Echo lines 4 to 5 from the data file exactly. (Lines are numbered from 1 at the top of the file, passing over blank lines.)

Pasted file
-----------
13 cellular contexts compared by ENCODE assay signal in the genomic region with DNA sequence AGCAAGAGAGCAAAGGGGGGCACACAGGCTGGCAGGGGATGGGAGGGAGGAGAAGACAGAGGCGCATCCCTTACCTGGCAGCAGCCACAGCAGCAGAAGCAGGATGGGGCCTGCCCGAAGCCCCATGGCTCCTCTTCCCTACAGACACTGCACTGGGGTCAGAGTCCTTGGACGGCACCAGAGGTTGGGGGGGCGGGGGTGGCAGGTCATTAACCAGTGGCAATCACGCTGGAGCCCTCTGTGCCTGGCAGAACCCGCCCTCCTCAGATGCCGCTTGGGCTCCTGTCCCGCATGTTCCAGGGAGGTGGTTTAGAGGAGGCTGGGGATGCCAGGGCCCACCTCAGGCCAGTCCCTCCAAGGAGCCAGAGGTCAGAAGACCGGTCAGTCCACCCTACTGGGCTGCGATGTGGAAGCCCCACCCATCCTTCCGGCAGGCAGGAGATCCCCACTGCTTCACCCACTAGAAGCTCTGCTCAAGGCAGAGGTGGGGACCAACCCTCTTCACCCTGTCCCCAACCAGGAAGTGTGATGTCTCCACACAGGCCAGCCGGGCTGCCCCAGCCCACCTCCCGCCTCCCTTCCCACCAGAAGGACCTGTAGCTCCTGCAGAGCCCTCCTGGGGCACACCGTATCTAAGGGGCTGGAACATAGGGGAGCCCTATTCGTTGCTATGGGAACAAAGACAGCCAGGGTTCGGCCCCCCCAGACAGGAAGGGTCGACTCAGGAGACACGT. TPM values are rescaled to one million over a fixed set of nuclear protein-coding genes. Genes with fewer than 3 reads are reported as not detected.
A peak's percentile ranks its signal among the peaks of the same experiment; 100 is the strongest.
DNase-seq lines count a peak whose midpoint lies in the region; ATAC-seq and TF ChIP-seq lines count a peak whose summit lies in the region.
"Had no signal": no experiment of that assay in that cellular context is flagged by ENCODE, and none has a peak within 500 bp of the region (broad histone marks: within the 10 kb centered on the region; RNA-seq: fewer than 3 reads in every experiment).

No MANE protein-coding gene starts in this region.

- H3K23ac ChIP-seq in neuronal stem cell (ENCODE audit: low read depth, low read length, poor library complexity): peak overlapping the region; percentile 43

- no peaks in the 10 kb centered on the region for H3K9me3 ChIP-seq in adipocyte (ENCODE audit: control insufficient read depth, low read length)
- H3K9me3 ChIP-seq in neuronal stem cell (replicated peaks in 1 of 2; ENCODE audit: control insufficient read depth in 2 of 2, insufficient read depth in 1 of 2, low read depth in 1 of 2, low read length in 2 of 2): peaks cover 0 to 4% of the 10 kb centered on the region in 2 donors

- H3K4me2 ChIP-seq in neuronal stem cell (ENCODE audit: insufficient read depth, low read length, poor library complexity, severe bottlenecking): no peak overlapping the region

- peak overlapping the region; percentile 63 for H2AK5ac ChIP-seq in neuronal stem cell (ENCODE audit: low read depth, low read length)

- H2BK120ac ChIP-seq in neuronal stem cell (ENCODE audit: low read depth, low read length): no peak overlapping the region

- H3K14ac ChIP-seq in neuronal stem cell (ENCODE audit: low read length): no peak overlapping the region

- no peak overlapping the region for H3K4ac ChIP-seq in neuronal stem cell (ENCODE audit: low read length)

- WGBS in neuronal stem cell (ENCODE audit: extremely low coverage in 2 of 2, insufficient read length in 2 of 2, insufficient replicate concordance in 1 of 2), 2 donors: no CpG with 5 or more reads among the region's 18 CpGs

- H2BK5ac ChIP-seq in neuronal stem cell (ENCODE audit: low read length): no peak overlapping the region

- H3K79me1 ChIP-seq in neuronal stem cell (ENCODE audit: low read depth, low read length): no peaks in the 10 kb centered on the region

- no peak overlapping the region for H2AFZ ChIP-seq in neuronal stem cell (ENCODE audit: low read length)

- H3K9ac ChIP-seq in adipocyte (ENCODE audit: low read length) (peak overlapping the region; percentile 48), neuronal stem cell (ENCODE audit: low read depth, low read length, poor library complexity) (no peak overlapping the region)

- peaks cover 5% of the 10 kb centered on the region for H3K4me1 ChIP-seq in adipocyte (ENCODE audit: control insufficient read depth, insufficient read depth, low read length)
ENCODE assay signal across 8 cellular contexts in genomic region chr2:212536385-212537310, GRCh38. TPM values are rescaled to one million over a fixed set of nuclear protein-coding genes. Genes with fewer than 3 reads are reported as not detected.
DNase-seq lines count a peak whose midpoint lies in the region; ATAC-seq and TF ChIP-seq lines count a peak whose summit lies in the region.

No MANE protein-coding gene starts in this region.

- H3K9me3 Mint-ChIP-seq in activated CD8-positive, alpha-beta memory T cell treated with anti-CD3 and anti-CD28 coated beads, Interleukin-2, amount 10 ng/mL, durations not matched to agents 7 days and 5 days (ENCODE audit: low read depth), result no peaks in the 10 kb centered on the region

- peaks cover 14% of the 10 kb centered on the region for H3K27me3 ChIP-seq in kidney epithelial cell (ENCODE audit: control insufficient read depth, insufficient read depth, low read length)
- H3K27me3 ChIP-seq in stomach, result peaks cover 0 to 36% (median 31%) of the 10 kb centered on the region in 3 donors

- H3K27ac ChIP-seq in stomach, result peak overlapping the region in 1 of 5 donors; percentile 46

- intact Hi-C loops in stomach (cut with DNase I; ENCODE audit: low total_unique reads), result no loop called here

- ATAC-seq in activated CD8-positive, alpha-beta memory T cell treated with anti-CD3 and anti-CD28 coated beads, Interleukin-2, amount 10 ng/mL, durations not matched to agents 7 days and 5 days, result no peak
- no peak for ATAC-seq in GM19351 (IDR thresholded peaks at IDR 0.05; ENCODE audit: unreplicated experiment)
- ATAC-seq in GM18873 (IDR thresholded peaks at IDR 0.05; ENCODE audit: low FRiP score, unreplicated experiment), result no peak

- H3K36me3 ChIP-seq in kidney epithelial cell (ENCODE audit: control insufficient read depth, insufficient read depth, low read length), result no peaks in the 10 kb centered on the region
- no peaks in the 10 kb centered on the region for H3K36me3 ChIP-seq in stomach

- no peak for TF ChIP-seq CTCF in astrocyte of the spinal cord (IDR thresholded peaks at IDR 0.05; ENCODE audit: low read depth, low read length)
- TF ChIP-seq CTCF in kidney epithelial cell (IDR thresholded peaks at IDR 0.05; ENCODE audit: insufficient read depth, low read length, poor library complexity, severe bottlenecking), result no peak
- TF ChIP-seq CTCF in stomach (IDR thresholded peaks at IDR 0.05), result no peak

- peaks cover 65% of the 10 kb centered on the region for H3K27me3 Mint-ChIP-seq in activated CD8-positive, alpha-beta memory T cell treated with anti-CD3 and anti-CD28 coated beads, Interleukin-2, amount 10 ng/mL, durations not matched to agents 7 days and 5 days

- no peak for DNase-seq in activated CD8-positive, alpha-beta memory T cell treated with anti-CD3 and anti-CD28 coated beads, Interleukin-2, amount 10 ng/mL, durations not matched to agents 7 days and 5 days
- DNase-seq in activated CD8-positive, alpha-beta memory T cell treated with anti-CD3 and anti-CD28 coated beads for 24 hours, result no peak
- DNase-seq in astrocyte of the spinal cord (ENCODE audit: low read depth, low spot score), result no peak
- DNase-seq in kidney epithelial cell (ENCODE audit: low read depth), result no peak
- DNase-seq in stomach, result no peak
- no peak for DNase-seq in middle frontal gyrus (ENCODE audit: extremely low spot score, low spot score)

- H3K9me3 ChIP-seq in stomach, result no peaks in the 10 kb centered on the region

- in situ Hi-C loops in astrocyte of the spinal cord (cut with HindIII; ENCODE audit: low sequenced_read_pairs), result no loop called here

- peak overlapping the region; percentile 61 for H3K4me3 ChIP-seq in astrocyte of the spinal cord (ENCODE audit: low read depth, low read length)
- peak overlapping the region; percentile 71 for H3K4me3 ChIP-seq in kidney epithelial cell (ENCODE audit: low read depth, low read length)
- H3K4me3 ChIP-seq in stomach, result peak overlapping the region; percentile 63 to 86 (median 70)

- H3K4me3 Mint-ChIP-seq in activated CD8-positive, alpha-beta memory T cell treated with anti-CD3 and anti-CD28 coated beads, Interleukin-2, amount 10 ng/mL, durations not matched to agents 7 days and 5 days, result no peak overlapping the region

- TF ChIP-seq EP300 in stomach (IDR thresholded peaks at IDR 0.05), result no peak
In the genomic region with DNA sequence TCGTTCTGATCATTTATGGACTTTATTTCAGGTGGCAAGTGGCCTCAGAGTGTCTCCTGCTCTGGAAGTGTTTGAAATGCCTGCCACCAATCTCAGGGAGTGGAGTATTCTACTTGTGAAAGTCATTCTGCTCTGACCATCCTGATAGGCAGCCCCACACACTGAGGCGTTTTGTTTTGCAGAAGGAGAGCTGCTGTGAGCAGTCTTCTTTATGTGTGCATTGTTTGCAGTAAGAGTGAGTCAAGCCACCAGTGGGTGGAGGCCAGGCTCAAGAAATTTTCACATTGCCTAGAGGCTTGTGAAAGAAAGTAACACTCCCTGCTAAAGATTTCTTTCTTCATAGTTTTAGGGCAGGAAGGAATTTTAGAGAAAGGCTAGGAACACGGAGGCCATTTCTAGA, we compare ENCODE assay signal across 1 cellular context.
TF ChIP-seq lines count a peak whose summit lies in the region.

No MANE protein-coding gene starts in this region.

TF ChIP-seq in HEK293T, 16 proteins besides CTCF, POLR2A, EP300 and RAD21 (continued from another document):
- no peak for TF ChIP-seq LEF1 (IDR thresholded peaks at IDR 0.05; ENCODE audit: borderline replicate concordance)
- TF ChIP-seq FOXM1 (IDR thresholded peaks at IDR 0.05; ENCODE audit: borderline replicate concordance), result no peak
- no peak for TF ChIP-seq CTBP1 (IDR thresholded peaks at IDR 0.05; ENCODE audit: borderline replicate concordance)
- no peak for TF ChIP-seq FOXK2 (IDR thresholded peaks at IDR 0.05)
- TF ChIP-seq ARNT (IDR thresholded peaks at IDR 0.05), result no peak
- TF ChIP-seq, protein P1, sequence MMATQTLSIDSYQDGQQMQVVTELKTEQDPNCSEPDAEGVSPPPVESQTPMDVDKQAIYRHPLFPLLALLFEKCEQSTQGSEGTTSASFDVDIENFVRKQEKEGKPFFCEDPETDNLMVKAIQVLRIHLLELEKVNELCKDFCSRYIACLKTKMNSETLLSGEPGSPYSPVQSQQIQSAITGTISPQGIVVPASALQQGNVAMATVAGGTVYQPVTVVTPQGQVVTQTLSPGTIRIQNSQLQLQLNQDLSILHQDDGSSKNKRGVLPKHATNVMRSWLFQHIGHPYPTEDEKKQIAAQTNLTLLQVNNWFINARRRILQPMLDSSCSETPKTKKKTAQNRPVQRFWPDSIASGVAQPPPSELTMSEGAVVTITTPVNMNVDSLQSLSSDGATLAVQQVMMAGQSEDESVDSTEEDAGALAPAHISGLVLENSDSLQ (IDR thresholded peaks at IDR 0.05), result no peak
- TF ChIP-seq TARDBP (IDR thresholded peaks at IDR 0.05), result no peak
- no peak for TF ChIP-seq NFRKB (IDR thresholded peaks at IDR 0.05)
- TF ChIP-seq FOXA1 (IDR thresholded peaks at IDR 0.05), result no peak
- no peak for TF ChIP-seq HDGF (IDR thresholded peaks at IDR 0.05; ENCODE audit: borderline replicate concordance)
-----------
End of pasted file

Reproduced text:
"Had no signal": no experiment of that assay in that cellular context is flagged by ENCODE, and none has a peak within 500 bp of the region (broad histone marks: within the 10 kb centered on the region; RNA-seq: fewer than 3 reads in every experiment).

No MANE protein-coding gene starts in this region.